There really aren't any specific complaints other than the few who had cables that quickly had connection problems. Others who gave the tank a slightly lower score were probably not blown away with the cable, but many did mention that they were content, especially with its price point and accessibility.
The ProCo StageMaster is highly recommended if you're looking for an affordable stage cable that does not color your sound.
Monster Classic Balanced XLR Cable
Monster Cable started in 1979 by an audiophile engineer who experimented with copper qualities and different wiring methods to see if cables can be engineered to work and sound better. By 1980, their popularity spread via word of mouth, fast forward to the future, the company continues to produce premium cables, one of which, the Classic Balanced XLR makes it to this list with its high ratings and recommendations. While many of their claims of sound quality enhancement are disputed by those in pro audio circles, they do make cables that are solid and sturdy.
- Length: 20’
- Available Lengths: 10' to 30'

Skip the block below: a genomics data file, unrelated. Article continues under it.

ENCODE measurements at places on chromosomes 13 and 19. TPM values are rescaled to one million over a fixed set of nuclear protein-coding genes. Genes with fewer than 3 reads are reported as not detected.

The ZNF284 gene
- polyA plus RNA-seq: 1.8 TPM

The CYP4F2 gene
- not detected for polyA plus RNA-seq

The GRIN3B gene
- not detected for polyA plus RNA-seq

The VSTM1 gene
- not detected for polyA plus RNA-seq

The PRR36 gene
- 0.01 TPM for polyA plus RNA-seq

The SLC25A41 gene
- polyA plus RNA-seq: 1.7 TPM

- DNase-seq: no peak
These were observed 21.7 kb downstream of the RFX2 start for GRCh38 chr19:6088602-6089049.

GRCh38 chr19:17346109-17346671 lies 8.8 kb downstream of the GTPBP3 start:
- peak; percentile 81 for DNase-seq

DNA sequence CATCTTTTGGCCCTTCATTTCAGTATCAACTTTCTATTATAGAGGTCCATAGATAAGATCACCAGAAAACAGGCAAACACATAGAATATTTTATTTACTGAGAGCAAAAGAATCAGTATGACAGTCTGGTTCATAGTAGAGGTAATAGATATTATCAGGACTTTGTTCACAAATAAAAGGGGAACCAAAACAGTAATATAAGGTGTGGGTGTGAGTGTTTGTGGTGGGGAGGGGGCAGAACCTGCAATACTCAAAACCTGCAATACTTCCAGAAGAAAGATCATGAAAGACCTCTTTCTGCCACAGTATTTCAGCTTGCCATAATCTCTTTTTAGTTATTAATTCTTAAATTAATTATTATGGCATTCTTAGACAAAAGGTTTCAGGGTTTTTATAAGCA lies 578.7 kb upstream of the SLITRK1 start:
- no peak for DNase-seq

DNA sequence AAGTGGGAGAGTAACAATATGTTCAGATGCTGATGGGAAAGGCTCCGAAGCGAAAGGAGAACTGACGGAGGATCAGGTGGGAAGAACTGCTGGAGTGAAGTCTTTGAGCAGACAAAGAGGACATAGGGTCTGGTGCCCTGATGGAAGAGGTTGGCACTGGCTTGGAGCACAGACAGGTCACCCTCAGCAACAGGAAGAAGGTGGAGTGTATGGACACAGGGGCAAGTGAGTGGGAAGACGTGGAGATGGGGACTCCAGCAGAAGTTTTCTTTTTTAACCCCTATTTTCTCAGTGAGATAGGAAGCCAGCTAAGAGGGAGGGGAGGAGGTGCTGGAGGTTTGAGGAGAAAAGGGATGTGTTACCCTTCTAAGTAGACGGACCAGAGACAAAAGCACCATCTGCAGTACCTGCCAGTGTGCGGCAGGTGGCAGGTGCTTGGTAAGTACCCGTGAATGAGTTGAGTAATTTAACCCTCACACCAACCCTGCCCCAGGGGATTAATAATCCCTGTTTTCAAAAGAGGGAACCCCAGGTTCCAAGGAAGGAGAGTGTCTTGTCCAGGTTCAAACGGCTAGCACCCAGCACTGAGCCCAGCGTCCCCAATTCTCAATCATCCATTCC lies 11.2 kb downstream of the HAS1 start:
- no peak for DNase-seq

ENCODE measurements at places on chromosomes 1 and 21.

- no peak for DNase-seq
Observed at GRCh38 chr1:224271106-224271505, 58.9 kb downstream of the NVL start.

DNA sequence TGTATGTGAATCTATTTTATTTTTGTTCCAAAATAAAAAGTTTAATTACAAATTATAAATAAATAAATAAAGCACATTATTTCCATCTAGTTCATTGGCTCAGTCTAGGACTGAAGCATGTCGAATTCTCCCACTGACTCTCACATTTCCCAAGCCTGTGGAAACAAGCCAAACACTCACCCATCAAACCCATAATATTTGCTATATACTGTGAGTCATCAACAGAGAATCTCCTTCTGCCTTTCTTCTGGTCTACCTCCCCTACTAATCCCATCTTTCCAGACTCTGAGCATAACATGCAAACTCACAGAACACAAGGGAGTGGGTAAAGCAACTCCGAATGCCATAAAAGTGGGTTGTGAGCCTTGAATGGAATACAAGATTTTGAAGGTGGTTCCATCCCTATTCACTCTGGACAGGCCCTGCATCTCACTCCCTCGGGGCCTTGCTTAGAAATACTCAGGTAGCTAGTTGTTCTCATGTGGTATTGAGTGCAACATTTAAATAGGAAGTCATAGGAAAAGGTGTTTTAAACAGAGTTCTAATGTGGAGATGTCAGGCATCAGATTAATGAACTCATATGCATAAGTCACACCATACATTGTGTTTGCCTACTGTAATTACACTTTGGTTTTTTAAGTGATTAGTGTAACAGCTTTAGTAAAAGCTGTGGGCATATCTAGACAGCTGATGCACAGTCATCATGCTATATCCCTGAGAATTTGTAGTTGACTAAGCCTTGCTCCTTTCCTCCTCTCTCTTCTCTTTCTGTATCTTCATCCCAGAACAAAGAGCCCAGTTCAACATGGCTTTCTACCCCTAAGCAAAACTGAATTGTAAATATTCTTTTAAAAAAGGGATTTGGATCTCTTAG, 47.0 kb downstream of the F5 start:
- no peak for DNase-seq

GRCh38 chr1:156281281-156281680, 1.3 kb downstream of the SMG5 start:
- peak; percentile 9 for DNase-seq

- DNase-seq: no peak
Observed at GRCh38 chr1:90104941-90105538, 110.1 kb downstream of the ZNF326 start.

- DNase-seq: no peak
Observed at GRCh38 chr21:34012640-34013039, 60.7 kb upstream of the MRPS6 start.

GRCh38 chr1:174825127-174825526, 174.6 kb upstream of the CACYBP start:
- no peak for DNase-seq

- Magnetic Flux Tube design
- Twisted Pair construction
- Metal nickel-plated connectors
- Duraflex outer jacket
- 90% copper spiral wrap shielding
A number of reviewers reported that the Monster Classic XLR cable surpassed their expectations. Some even commented that they believed the resulting sound was clearer, and most were happy with how durable and different feeling the cable is compared to cheaper counterparts. A very interesting positive review also praised the company's customer service, where in their Monster Classic XLR cable was quickly replaced when they encountered a problem.
There were a few who experienced issues out of the box, but they were helped by the company to get the cables either fixed or replaced. Others complained about the price, stating that this cable is not even Monster's top of the line product.
If you have the budget and you want to make sure that your cables aren't under engineered, the Monster Classic could be for you. Recommended for DJs and small band setups.